Back-Links or Back-Linking- also known as inbound links or incoming links, refer to hyper-texts links from external websites that link into a target domain or URL. The importance of back-links or back-linking is tied into the way in which the Internet Search Engines and most specifically Google uses back-links as part its calculation used to determine which web-sites appear first in the SERP (Search Engine Results Page).
Back-links are definitely still an important part of the algorithm used by Google to determine domain authority and therefore which web site should appear first in the result set, but the importance of the back-link has lessened as the search engines have evolved.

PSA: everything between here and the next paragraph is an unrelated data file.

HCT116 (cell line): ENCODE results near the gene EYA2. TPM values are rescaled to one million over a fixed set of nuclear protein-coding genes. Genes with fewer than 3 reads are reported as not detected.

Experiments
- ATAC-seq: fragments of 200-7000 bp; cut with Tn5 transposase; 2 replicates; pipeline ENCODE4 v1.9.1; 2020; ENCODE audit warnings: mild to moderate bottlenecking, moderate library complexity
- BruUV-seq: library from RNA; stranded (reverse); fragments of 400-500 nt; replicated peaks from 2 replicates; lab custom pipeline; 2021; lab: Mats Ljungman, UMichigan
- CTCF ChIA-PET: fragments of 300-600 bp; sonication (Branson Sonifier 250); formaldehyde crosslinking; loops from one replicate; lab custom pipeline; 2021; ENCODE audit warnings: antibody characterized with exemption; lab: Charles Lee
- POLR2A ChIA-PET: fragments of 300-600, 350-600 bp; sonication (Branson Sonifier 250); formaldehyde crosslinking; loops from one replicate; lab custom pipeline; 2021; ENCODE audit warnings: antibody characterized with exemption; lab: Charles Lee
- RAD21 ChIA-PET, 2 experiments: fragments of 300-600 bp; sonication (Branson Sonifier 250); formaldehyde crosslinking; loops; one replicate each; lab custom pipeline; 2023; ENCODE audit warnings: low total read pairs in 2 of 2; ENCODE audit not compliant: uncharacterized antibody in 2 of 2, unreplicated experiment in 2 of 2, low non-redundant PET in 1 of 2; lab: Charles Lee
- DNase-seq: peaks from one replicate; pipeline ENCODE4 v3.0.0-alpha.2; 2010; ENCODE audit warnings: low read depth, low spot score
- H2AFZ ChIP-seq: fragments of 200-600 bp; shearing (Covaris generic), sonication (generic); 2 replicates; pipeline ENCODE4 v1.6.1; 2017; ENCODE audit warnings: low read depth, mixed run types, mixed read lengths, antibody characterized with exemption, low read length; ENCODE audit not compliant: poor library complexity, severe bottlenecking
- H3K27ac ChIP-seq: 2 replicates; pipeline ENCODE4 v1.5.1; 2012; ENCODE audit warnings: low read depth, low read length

In the early days of the Internet, when search engine technology was still in its infancy, a web-site's Page-Rank (see 'Page-Rank') or Internet authority, was primarily determined only by the number of other websites that linked to it. The theory goes something like this: if website A has links pointing to it from website B, C, D, and E then website A must be real important so website A would be given a higher ranking than say website F who doesn't have any inbound links pointing to it.
To some extent this same methodology is still practiced, but today it is much more nuanced. Many factors affect the importance or weight of the back-link and how it passes this 'weight' or authority onto the landing site.